Kazakhstan <<kah zahk STAHN>> is a country that lies mostly in west-central Asia. It borders the Caspian Sea in the southwest. Russia lies to the west and north. China is to the east. Turkmenistan, Uzbekistan, and Kyrgyzstan lie to the south.
Kazakhstan’s land varies greatly from west to east. Dry lowlands cover much of the western and southwestern regions. High, grassy plains called steppes <<STEHPS>> blanket large areas of the north, and sandy deserts cover much of the south. Northeastern Kazakhstan has high, flat lands that are good for farming. Mountain ranges form the nation’s eastern and southeastern borders. Astana is the capital, but Almaty is the largest city.
In the cities, most Kazakhs live in modern apartments or houses. In the villages, most people live in houses. But some Kazakh shepherds still live in tentlike houses called yurts, which can be moved from place to place.
Agriculture is a major money-making activity in Kazakhstan. Important industries in Kazakhstan include those that make food and mine minerals. Bauxite, iron, and coal are mined in Kazakhstan. Petroleum and gas are found near the Caspian Sea. People use coal, petroleum, and gas for heating homes, running machines, and other purposes.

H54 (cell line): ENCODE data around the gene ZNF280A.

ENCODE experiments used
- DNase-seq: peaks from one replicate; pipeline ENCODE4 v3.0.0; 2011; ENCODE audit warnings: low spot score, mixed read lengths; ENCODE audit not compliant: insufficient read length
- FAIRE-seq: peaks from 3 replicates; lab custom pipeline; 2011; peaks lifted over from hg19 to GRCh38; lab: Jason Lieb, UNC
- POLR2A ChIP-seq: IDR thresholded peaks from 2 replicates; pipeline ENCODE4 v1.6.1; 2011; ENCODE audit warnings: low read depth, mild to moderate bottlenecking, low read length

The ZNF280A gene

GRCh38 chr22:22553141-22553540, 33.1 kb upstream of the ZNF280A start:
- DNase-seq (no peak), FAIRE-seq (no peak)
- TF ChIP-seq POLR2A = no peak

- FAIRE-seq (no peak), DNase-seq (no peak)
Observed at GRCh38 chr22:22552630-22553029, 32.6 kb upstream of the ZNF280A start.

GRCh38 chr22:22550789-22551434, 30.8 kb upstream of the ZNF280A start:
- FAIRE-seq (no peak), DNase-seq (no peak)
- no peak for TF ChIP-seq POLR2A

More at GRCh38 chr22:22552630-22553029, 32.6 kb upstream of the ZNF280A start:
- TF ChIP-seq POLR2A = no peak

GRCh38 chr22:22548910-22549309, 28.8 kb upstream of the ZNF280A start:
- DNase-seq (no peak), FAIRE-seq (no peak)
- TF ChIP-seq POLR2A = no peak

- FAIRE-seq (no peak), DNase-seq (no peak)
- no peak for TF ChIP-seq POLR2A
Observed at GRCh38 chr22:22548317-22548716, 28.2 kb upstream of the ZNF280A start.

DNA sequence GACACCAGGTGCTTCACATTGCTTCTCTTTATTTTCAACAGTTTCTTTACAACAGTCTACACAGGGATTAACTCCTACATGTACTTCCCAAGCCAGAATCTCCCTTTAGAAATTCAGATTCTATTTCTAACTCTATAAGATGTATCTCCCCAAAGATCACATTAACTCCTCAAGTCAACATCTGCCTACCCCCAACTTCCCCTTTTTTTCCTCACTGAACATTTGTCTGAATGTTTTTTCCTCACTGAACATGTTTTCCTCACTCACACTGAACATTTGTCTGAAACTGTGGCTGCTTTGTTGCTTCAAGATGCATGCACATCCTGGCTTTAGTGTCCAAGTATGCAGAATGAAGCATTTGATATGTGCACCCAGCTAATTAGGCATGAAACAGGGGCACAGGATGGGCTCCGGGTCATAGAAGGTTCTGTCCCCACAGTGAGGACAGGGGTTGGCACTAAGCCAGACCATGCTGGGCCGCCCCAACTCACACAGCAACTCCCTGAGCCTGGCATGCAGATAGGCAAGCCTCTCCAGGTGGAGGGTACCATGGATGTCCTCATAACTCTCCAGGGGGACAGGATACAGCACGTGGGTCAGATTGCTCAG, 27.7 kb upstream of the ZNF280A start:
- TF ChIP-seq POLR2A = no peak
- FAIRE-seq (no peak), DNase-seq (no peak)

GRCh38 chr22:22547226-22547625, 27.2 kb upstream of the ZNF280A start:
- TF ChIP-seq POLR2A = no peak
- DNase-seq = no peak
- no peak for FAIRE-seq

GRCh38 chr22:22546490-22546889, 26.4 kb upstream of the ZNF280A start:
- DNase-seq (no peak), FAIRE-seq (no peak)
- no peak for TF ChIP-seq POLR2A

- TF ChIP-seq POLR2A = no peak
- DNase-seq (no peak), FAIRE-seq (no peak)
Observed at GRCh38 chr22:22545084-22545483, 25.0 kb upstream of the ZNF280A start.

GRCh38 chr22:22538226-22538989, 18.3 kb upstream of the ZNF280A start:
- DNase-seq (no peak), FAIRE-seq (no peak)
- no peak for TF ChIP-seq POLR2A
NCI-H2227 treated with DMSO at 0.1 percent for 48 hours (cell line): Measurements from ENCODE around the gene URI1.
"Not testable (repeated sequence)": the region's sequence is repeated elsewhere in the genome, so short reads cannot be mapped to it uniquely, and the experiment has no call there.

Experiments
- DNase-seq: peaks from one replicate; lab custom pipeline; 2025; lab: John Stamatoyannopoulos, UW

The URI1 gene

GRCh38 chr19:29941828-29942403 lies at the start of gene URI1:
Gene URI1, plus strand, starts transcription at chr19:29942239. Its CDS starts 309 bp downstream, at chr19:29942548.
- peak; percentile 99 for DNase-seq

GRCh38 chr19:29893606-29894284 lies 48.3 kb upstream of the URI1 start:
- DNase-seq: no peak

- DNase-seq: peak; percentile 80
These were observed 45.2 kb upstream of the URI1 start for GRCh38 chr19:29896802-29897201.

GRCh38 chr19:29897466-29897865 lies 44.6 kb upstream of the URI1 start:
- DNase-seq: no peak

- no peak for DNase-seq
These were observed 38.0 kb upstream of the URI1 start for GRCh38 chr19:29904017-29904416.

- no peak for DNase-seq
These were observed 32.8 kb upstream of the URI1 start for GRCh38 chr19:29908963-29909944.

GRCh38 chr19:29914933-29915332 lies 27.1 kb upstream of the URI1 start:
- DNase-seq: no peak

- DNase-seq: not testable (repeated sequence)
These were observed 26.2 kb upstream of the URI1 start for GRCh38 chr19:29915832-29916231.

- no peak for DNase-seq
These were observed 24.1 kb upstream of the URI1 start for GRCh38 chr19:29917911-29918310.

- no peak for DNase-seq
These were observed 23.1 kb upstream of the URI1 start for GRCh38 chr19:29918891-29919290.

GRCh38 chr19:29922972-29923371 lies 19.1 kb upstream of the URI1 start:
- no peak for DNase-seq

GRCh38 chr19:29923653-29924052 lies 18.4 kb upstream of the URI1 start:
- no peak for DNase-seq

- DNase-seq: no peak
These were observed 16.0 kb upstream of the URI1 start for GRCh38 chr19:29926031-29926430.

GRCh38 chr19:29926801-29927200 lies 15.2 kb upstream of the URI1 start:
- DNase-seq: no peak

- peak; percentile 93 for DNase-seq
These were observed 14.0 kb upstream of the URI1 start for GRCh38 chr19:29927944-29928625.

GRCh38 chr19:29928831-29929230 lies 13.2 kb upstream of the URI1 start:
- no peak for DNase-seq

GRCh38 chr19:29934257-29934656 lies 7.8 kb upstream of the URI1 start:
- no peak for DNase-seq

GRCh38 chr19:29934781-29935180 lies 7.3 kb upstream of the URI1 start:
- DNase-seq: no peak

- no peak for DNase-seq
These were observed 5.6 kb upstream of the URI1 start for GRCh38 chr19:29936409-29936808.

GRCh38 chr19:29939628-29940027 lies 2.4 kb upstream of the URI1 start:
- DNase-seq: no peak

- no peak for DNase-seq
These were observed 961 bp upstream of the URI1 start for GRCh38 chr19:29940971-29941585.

For hundreds of years, the Kazakh people worked as herders. They were nomads who wandered across the plains with their sheep, camels, cattle, and horses. They relied on their animals for food, clothing, and transportation. This lifestyle began to change in the 1800′s, when Russia conquered the Kazakh region. Kazakhstan became part of the Soviet Union in 1920. While Kazakhstan was under Soviet rule, industry grew steadily. Most of the Kazakh people stopped working as herders and settled in villages or cities. In 1991, Kazakhstan declared its independence from the Soviet Union.